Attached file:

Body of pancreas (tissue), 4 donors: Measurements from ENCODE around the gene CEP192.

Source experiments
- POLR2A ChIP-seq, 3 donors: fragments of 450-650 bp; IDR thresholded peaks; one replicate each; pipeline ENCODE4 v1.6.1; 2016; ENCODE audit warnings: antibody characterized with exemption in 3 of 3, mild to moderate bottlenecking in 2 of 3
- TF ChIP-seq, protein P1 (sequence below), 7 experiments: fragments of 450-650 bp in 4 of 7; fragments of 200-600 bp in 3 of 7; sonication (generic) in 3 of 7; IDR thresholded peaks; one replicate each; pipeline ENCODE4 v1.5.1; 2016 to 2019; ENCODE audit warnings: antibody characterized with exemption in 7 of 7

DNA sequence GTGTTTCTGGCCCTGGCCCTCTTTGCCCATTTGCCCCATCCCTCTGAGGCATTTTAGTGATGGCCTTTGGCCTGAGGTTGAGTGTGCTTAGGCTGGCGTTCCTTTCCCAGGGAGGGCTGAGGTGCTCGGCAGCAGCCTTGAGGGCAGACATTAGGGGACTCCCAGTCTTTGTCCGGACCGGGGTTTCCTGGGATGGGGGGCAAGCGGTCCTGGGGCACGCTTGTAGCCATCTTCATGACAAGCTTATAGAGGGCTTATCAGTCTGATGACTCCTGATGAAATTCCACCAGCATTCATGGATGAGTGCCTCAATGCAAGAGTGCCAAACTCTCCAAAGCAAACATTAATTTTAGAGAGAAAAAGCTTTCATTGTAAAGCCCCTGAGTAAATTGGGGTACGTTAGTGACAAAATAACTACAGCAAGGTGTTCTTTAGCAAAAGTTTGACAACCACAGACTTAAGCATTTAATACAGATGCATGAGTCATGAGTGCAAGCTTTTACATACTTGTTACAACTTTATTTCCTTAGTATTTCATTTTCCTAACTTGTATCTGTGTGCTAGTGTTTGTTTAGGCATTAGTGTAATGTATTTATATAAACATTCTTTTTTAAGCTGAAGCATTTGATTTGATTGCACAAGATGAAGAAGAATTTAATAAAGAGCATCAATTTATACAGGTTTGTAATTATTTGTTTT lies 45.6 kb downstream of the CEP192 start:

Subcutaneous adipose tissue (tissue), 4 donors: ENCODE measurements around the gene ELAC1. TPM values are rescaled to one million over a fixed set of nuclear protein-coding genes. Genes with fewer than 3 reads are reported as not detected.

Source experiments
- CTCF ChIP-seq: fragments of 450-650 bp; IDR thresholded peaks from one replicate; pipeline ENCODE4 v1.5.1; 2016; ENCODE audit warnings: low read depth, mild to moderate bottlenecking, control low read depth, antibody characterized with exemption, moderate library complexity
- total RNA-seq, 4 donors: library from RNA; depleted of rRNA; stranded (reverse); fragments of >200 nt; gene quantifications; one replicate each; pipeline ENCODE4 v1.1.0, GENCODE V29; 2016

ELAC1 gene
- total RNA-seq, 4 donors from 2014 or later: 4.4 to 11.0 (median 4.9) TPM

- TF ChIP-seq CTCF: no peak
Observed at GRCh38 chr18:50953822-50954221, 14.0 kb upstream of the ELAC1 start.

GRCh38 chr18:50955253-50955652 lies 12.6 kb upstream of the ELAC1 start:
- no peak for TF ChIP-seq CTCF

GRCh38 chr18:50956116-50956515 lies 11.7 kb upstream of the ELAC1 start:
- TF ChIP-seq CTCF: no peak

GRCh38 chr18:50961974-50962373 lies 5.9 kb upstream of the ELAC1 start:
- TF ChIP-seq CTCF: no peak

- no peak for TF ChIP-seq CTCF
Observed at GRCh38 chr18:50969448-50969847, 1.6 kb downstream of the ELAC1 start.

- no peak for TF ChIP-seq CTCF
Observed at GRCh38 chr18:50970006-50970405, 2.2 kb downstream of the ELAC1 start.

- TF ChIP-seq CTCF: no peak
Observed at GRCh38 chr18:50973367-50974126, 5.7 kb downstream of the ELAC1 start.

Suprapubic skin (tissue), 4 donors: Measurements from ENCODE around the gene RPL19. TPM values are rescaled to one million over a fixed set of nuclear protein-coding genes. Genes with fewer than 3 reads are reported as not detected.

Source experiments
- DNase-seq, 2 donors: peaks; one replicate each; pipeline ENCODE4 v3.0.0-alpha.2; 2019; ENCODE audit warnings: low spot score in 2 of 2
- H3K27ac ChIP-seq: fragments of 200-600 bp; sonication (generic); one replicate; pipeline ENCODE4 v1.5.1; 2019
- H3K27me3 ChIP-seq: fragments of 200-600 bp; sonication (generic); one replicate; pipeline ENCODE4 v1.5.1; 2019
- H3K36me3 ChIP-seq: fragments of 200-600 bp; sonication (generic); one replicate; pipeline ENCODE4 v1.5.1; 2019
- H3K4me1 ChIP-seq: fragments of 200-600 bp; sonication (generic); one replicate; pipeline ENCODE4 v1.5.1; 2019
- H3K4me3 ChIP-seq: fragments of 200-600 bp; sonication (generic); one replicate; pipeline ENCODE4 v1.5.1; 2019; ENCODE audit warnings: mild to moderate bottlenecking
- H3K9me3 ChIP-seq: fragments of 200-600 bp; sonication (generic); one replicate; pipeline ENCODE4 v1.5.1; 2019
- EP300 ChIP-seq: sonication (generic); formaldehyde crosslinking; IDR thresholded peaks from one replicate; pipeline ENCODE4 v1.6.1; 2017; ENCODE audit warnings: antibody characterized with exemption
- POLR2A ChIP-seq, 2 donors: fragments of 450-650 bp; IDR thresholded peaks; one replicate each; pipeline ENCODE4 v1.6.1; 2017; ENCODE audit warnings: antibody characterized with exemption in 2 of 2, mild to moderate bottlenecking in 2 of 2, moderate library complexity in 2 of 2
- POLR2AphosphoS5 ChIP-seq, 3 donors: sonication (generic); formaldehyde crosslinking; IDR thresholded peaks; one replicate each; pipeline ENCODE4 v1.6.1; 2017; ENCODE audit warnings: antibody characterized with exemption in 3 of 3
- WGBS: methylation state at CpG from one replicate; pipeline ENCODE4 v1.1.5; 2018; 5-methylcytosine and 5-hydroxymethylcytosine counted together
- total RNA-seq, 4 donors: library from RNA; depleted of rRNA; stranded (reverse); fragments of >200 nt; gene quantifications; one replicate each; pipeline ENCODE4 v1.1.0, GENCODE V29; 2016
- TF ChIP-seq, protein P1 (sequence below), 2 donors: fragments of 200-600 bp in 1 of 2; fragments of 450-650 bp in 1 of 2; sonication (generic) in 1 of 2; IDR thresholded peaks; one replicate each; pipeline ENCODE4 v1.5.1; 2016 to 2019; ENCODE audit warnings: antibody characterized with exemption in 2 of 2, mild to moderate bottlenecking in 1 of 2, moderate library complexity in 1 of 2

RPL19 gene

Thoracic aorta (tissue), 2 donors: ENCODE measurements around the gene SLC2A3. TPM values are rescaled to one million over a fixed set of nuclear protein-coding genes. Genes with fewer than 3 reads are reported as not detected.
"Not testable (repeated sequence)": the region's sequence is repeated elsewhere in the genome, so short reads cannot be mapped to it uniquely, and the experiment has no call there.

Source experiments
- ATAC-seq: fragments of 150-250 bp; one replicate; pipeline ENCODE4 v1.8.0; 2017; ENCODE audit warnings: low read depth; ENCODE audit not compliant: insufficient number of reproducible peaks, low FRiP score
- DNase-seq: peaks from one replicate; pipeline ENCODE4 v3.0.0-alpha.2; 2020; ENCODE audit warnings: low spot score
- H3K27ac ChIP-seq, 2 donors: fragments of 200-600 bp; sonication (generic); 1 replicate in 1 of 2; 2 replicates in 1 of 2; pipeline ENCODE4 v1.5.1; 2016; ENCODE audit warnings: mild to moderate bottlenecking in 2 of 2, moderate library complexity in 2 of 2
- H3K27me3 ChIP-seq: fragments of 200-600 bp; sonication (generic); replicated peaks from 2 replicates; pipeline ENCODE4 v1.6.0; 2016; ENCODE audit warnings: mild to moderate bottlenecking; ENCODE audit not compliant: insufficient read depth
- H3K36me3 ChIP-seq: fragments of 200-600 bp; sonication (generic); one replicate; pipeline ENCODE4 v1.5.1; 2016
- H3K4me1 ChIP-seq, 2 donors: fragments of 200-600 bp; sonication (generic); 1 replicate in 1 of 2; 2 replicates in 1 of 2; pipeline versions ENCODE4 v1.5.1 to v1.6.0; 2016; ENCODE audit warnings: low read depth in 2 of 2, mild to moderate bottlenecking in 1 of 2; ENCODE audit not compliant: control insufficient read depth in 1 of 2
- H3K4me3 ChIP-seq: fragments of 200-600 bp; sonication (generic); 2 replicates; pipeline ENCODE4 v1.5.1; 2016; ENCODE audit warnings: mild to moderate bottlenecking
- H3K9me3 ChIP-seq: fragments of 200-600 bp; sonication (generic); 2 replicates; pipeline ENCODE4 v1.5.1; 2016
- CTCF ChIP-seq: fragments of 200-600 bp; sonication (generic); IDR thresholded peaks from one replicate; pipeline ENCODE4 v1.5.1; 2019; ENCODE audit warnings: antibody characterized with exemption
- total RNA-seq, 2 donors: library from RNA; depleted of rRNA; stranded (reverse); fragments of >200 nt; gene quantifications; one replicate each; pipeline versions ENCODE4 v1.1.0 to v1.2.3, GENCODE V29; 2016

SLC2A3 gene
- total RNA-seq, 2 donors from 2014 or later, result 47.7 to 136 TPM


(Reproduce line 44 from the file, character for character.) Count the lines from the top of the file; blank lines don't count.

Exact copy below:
Source experiments